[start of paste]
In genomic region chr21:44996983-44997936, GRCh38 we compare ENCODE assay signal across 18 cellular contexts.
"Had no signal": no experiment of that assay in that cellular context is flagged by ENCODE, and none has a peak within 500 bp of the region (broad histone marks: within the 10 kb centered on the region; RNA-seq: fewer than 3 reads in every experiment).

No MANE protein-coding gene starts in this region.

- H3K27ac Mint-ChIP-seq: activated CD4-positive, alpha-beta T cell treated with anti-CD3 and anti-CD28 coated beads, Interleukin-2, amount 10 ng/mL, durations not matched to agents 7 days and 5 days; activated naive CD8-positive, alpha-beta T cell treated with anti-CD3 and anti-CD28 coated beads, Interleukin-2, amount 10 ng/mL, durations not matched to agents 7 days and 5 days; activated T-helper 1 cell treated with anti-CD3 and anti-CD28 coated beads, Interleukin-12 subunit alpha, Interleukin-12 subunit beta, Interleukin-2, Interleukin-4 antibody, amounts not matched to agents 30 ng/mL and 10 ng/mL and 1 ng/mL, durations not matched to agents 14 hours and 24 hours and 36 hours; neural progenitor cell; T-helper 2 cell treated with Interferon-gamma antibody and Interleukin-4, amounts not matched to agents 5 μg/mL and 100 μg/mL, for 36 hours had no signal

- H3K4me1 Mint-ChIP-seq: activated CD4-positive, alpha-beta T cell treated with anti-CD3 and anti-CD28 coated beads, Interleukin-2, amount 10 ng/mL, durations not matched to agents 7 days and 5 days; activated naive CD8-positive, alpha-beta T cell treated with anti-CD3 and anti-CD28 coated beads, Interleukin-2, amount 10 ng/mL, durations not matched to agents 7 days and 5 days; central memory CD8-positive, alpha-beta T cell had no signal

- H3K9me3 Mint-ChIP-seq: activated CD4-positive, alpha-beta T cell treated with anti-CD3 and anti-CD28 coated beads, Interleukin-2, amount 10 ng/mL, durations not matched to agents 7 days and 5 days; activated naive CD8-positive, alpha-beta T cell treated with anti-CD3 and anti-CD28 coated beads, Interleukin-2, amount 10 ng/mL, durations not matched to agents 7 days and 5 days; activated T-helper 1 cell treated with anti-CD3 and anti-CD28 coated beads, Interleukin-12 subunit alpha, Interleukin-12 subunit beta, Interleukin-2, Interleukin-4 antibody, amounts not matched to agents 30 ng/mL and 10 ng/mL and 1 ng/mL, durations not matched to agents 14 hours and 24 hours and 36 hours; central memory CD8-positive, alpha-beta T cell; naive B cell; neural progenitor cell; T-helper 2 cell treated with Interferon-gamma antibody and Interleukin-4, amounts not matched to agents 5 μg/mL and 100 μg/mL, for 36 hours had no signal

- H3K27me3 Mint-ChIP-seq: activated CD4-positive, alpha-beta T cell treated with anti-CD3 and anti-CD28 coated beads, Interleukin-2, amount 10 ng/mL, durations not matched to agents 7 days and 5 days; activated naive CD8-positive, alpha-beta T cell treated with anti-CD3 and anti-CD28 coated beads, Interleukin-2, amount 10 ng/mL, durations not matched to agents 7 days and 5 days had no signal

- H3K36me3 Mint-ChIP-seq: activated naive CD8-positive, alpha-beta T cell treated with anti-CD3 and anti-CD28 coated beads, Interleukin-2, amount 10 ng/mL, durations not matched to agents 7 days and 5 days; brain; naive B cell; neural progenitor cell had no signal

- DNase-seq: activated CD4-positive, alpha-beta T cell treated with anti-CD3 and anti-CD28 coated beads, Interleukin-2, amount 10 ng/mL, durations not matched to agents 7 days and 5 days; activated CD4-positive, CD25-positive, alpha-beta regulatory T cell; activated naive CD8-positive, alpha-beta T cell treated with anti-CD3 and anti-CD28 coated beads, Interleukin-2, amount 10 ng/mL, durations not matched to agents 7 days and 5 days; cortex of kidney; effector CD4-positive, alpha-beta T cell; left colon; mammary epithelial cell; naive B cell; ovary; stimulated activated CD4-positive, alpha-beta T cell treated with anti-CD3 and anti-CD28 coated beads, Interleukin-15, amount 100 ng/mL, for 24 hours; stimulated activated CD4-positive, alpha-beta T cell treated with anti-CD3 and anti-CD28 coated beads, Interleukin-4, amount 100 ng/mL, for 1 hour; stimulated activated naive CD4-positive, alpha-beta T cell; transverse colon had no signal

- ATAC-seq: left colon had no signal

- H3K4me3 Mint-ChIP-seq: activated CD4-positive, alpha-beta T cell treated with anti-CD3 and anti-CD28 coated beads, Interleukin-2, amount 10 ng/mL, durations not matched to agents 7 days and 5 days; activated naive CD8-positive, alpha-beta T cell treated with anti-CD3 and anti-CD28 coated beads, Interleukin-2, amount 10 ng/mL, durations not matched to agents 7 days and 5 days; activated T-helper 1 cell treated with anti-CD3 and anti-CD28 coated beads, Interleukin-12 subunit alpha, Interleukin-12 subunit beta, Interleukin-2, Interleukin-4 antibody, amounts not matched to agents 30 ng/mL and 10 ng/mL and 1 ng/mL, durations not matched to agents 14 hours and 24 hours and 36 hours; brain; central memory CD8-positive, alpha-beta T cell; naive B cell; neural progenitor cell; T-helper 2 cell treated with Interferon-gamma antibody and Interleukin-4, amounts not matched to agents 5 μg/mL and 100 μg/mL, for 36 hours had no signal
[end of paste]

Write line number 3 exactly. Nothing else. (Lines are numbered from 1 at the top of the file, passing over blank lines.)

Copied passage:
No MANE protein-coding gene starts in this region.